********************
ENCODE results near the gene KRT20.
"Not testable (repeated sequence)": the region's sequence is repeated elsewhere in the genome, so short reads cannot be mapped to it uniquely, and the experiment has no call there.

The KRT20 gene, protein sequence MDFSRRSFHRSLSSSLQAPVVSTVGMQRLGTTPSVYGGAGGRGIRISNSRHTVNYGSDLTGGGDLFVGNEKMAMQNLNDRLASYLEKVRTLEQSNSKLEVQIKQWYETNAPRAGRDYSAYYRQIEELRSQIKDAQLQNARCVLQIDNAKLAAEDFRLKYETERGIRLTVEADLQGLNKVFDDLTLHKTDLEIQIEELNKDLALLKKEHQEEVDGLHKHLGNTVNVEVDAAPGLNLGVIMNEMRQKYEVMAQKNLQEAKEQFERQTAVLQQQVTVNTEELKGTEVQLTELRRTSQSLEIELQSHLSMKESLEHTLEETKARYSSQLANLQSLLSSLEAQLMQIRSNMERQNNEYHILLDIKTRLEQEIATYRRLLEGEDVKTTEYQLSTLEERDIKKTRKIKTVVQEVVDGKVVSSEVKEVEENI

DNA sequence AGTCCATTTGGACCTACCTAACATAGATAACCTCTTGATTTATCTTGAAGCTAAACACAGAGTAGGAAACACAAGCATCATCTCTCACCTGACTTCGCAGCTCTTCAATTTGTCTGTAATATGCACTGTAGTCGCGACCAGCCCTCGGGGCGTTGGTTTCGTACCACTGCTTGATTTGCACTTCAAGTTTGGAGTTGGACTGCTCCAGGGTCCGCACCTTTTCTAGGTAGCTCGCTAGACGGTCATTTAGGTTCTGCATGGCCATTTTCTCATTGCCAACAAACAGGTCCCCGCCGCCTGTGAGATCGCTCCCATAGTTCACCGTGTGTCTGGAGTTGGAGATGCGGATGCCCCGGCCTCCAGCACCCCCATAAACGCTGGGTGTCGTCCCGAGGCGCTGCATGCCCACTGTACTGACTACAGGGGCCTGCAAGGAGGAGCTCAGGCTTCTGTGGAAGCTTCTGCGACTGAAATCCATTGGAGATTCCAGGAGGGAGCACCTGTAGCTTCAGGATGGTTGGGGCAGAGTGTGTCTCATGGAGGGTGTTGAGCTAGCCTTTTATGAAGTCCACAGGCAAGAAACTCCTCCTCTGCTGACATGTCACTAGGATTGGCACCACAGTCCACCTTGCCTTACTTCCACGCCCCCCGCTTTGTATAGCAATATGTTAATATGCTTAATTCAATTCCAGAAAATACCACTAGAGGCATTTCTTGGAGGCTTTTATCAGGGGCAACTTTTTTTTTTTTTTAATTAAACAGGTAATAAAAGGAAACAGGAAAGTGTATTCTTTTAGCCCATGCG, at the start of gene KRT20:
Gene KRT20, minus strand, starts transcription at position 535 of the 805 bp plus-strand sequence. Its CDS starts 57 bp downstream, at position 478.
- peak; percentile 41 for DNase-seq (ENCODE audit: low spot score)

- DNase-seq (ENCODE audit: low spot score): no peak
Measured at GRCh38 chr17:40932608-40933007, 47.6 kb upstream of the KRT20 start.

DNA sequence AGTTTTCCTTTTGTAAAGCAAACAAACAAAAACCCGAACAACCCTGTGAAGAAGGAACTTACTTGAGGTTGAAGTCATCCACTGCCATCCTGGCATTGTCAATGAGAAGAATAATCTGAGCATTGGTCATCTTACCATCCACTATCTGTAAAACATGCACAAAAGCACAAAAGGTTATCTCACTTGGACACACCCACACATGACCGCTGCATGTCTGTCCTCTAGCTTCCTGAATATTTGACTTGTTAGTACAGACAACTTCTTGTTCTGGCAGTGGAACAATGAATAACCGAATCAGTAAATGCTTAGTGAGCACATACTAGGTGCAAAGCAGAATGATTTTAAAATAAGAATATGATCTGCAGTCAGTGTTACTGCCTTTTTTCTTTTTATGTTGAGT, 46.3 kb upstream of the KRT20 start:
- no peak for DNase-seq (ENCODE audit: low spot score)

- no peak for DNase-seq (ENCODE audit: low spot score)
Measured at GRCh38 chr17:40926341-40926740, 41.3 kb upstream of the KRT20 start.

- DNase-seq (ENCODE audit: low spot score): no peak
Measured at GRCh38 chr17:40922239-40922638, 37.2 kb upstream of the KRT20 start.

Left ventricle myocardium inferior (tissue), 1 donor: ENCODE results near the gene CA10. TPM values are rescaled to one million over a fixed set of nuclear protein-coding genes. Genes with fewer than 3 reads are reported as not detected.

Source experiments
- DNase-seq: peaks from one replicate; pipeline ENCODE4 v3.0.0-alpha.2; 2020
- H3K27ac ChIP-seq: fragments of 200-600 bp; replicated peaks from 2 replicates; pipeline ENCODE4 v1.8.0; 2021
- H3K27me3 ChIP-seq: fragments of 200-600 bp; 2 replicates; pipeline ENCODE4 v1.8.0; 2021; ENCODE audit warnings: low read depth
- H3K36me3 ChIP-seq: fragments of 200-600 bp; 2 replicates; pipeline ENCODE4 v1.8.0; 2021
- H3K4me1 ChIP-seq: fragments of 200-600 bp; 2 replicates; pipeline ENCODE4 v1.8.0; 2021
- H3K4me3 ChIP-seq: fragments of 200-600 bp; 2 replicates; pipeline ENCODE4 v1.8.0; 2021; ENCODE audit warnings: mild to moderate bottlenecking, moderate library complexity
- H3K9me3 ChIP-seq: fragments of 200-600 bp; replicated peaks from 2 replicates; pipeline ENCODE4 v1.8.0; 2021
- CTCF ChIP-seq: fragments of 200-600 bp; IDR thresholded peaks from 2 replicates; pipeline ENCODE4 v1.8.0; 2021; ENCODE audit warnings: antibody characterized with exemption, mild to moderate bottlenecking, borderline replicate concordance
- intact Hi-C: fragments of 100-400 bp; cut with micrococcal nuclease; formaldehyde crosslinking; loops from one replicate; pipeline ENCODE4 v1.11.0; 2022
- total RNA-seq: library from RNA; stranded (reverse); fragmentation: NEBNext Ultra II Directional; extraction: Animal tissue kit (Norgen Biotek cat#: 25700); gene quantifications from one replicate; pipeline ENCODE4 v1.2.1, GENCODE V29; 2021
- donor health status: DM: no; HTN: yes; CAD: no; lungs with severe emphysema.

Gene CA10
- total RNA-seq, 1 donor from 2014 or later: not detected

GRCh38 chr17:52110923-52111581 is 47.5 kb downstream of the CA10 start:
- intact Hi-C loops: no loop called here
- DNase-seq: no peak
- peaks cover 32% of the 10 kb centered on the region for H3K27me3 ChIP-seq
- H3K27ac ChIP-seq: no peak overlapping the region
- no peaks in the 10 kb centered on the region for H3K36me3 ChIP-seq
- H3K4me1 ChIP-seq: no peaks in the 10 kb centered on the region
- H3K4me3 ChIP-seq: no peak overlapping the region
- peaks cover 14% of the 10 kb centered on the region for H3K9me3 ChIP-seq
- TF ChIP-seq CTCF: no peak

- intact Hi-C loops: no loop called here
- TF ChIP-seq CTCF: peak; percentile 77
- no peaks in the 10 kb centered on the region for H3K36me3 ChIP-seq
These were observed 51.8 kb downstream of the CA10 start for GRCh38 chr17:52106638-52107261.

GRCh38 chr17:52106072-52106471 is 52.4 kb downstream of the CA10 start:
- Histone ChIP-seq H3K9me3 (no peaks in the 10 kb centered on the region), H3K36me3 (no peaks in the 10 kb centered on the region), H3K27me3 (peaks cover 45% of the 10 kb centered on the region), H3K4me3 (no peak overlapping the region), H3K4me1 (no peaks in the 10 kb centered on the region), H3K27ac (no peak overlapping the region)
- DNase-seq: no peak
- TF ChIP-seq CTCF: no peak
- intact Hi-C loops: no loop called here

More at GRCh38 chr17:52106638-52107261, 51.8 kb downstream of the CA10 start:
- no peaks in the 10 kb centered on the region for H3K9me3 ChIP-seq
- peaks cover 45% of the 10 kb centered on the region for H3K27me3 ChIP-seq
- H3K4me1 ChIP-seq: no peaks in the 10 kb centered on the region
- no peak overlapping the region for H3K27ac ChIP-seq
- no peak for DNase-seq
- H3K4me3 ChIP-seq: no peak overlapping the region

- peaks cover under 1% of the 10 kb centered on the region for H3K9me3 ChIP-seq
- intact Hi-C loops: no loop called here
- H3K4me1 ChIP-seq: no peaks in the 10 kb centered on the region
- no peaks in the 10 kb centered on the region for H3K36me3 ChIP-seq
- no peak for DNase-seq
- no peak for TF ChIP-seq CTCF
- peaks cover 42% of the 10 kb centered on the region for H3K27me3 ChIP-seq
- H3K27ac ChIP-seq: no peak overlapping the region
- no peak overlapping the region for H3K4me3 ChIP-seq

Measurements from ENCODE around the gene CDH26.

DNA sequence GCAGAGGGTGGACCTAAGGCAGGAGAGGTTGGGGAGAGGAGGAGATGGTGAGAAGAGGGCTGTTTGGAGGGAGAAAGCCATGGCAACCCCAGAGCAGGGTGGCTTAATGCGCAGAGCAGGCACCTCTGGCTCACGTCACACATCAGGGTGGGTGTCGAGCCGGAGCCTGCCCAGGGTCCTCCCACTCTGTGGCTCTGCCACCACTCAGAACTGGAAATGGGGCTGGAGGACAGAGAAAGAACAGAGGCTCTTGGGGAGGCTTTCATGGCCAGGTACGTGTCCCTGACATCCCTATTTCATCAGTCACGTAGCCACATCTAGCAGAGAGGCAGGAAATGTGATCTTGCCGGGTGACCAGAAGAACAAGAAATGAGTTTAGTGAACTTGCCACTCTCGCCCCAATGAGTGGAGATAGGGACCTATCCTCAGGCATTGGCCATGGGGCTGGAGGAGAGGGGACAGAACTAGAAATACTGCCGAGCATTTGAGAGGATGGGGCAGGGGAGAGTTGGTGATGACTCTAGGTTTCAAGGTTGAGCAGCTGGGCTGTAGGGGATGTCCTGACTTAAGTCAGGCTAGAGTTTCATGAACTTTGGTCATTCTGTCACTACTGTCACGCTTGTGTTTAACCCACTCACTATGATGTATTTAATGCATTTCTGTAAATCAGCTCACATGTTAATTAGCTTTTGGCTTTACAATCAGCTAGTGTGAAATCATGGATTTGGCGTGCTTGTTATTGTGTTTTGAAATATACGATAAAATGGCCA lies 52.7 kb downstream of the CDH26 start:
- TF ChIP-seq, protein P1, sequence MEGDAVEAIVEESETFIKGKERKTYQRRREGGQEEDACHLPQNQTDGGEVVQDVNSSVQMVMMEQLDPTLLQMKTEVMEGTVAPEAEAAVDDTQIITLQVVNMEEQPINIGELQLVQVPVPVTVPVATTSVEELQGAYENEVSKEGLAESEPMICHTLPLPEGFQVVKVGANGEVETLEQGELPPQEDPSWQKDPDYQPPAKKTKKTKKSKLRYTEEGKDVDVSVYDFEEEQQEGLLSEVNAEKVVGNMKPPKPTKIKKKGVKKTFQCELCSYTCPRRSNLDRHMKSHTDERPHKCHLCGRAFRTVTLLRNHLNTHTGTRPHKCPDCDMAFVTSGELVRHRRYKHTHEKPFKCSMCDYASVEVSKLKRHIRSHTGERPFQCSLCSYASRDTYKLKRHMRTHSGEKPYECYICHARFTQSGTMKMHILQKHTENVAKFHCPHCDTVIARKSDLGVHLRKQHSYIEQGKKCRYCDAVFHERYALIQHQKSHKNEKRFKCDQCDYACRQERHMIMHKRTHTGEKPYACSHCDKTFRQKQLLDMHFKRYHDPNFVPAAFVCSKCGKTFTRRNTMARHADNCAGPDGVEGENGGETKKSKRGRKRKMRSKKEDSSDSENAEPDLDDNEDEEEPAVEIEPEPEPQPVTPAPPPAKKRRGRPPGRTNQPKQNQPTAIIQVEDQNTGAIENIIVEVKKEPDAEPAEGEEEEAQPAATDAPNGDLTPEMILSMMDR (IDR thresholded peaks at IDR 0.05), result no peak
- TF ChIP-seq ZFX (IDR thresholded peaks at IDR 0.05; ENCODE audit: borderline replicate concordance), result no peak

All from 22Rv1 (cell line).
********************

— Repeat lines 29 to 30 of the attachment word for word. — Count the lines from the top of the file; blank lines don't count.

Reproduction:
- total RNA-seq, 1 donor from 2014 or later: not detected

GRCh38 chr17:52110923-52111581 is 47.5 kb downstream of the CA10 start: